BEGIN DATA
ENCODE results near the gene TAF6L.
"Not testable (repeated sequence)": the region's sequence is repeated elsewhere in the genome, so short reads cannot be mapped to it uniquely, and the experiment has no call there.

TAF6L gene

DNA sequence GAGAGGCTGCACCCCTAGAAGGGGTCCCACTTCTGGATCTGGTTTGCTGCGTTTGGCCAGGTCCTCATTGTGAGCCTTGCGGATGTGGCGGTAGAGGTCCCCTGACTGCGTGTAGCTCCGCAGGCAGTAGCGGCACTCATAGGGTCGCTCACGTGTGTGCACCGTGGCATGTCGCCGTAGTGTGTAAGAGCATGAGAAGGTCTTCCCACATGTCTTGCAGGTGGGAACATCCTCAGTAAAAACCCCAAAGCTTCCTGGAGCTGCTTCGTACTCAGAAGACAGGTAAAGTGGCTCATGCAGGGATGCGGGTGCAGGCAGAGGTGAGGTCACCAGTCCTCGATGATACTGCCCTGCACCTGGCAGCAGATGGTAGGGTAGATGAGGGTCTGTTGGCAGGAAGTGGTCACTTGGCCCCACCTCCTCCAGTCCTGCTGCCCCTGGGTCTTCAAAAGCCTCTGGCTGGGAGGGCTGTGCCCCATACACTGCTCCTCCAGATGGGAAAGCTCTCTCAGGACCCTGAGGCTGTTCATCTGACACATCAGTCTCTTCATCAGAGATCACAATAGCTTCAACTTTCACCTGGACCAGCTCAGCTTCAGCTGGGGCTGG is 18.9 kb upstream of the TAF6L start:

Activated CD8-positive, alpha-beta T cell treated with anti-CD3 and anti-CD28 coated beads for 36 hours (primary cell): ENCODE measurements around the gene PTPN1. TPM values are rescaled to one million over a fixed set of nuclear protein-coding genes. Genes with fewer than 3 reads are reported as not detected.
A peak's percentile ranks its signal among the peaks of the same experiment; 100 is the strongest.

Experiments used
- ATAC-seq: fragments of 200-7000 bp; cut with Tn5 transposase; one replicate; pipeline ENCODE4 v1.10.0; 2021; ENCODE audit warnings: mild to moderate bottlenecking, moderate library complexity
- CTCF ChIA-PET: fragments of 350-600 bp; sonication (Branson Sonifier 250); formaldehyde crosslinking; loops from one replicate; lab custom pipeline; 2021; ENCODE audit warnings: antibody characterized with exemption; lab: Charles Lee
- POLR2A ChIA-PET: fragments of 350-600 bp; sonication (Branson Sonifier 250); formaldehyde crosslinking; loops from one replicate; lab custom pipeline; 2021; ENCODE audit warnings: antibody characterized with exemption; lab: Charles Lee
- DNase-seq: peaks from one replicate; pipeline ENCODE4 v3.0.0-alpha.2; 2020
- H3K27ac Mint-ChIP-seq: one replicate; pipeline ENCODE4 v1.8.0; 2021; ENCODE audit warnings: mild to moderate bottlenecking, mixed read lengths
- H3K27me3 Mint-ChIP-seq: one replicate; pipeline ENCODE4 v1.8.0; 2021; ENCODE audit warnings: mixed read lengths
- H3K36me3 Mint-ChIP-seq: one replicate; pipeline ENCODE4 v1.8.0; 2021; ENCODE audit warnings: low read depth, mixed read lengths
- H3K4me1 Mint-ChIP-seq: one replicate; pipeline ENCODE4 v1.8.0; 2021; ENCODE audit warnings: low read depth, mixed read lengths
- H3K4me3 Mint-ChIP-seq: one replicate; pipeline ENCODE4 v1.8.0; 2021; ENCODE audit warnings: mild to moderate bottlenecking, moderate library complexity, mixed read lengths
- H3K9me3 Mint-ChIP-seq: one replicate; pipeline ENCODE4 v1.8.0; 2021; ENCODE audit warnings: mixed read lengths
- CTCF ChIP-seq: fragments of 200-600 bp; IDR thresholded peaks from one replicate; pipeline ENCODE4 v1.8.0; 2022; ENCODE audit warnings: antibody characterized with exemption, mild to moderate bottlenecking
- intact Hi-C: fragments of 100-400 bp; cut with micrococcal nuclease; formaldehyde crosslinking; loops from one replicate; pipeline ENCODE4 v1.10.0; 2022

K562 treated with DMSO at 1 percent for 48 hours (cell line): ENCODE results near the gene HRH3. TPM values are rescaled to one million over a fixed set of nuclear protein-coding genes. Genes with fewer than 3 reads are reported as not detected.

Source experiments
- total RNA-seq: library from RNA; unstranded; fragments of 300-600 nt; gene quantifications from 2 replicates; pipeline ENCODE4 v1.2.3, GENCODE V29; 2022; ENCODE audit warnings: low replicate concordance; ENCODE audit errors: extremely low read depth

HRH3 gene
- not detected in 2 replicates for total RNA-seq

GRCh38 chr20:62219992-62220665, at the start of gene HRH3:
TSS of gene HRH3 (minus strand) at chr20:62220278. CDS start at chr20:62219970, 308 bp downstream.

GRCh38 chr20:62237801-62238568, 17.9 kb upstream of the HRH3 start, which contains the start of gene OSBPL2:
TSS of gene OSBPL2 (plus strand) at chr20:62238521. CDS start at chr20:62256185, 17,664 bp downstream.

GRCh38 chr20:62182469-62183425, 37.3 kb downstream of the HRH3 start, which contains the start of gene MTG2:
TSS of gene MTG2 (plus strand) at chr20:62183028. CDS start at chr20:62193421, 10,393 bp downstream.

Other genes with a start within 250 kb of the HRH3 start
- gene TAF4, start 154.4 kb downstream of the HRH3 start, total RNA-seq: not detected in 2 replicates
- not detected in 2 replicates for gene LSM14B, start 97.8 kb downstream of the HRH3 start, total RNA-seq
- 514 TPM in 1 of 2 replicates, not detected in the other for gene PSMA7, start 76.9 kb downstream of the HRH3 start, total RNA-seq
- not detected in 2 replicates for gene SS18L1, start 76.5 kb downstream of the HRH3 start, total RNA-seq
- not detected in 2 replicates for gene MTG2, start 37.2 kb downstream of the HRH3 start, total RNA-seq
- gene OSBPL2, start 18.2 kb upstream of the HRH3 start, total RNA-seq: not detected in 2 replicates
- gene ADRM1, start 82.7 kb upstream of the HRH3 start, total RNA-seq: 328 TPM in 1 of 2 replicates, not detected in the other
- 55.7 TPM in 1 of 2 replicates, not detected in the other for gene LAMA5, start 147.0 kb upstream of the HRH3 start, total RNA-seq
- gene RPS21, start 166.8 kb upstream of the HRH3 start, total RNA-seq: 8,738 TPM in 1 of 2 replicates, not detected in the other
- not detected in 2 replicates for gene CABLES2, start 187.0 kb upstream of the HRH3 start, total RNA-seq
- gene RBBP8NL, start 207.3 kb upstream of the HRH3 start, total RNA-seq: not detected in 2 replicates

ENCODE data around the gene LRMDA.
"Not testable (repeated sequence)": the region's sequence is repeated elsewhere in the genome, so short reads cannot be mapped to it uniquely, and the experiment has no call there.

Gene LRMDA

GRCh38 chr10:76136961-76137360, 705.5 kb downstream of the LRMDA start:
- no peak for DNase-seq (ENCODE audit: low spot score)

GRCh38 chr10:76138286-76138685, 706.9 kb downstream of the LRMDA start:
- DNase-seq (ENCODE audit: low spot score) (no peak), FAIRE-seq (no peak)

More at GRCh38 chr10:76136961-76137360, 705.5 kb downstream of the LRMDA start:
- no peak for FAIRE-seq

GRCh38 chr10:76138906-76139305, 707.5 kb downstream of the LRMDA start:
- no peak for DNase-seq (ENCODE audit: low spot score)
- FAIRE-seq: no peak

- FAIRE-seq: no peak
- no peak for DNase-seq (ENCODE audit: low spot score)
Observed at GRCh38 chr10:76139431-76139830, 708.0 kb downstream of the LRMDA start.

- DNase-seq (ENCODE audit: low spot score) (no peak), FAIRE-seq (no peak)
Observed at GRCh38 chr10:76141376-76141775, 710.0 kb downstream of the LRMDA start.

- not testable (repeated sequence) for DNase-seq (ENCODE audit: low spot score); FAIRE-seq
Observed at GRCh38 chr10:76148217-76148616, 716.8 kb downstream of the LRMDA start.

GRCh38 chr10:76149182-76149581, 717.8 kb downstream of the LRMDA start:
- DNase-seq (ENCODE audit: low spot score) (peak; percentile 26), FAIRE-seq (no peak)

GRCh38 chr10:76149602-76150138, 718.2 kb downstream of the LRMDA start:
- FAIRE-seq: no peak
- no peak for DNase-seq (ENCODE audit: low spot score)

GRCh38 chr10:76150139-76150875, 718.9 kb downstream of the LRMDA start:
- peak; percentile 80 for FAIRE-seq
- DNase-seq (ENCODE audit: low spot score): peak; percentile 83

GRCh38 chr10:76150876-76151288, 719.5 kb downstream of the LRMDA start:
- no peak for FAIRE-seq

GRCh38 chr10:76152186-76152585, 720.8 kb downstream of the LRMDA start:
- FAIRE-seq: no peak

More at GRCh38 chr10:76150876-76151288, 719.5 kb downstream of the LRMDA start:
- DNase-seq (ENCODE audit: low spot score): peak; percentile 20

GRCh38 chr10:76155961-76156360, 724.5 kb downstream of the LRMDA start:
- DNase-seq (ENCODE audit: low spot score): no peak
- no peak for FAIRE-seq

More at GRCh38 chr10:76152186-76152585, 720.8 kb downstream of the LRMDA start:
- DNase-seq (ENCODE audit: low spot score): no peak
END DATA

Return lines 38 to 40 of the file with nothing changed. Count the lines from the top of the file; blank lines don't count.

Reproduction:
- gene ADRM1, start 82.7 kb upstream of the HRH3 start, total RNA-seq: 328 TPM in 1 of 2 replicates, not detected in the other
- 55.7 TPM in 1 of 2 replicates, not detected in the other for gene LAMA5, start 147.0 kb upstream of the HRH3 start, total RNA-seq
- gene RPS21, start 166.8 kb upstream of the HRH3 start, total RNA-seq: 8,738 TPM in 1 of 2 replicates, not detected in the other